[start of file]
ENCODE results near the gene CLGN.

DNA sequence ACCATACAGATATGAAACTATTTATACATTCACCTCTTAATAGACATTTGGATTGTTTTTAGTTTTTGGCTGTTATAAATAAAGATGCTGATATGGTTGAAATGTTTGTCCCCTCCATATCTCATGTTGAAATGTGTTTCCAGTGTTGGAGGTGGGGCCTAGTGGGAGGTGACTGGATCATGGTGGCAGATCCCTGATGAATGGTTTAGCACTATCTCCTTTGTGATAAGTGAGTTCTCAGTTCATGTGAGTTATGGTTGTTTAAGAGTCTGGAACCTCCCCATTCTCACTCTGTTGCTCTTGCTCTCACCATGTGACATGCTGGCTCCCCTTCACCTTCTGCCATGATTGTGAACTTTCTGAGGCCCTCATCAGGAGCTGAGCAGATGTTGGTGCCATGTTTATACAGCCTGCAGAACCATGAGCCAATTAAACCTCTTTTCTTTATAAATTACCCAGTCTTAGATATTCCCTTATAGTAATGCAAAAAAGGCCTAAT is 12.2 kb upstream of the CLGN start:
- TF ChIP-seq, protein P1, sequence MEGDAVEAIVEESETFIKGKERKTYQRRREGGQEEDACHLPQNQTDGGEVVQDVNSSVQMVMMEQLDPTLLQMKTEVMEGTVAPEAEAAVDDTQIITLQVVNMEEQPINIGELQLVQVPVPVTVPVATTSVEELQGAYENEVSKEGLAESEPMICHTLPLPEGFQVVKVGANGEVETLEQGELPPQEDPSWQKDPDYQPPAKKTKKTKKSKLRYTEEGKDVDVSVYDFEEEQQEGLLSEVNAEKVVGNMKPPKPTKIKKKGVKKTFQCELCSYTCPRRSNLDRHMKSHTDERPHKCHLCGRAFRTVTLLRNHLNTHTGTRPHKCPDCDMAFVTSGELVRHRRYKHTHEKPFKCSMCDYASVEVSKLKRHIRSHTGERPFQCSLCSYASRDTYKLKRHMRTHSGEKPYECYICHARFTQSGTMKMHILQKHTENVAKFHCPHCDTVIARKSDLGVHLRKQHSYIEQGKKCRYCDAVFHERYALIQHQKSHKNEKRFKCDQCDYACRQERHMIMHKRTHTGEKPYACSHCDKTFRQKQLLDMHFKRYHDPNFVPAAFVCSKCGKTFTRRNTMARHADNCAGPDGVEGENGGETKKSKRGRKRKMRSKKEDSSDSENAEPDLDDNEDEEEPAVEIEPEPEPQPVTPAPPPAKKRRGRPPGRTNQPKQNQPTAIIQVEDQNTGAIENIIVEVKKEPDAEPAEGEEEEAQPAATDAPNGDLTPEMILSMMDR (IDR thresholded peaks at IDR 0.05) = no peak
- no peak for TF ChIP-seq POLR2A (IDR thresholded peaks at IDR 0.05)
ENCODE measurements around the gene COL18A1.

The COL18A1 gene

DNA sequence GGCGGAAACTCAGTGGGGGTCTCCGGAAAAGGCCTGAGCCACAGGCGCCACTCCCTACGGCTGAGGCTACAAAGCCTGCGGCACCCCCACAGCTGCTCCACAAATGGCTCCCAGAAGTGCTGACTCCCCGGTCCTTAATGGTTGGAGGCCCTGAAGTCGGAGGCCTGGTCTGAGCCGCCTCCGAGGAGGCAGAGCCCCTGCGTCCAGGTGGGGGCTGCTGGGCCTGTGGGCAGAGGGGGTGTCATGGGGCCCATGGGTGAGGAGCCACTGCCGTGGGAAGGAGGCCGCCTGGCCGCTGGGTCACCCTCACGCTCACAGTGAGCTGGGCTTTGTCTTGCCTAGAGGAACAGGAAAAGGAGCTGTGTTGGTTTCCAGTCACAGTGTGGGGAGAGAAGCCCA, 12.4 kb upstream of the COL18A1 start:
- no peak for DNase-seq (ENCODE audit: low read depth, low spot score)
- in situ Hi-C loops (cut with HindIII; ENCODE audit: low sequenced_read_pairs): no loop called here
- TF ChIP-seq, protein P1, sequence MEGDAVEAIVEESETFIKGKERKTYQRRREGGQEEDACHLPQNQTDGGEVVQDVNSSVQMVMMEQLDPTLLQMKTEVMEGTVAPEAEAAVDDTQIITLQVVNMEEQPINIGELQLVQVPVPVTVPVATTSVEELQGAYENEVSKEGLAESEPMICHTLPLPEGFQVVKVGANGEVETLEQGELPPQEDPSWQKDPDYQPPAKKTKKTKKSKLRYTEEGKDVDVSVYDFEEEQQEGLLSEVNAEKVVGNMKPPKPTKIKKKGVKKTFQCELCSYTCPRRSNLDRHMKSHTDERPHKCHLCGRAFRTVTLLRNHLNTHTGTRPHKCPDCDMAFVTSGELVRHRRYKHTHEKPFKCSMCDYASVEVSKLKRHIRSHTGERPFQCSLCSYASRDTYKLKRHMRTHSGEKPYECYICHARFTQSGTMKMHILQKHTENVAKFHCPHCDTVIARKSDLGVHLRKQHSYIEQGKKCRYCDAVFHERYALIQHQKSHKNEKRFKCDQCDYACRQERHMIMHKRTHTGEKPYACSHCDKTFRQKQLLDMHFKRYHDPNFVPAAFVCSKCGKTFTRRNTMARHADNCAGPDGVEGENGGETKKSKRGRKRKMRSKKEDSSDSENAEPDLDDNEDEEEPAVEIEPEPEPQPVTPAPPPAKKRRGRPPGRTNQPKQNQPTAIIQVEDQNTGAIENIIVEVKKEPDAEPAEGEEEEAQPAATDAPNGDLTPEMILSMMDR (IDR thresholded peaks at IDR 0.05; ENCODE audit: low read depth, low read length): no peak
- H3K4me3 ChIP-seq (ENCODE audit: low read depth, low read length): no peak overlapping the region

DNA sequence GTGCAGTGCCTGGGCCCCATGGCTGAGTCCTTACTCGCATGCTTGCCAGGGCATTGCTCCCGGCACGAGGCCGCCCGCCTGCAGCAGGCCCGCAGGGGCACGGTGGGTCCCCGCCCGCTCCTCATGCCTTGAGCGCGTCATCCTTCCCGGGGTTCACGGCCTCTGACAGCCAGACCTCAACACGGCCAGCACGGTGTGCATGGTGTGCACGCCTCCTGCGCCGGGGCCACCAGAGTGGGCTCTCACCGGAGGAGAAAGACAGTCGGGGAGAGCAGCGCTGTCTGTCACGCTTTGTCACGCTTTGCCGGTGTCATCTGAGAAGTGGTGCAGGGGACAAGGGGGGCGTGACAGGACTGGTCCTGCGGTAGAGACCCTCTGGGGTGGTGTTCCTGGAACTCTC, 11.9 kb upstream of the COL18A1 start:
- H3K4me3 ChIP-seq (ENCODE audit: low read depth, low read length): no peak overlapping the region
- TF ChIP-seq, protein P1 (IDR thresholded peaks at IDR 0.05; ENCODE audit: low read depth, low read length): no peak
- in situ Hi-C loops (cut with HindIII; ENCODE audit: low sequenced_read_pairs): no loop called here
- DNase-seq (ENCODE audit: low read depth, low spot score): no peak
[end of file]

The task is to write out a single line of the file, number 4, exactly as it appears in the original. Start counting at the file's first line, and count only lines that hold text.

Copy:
- no peak for TF ChIP-seq POLR2A (IDR thresholded peaks at IDR 0.05)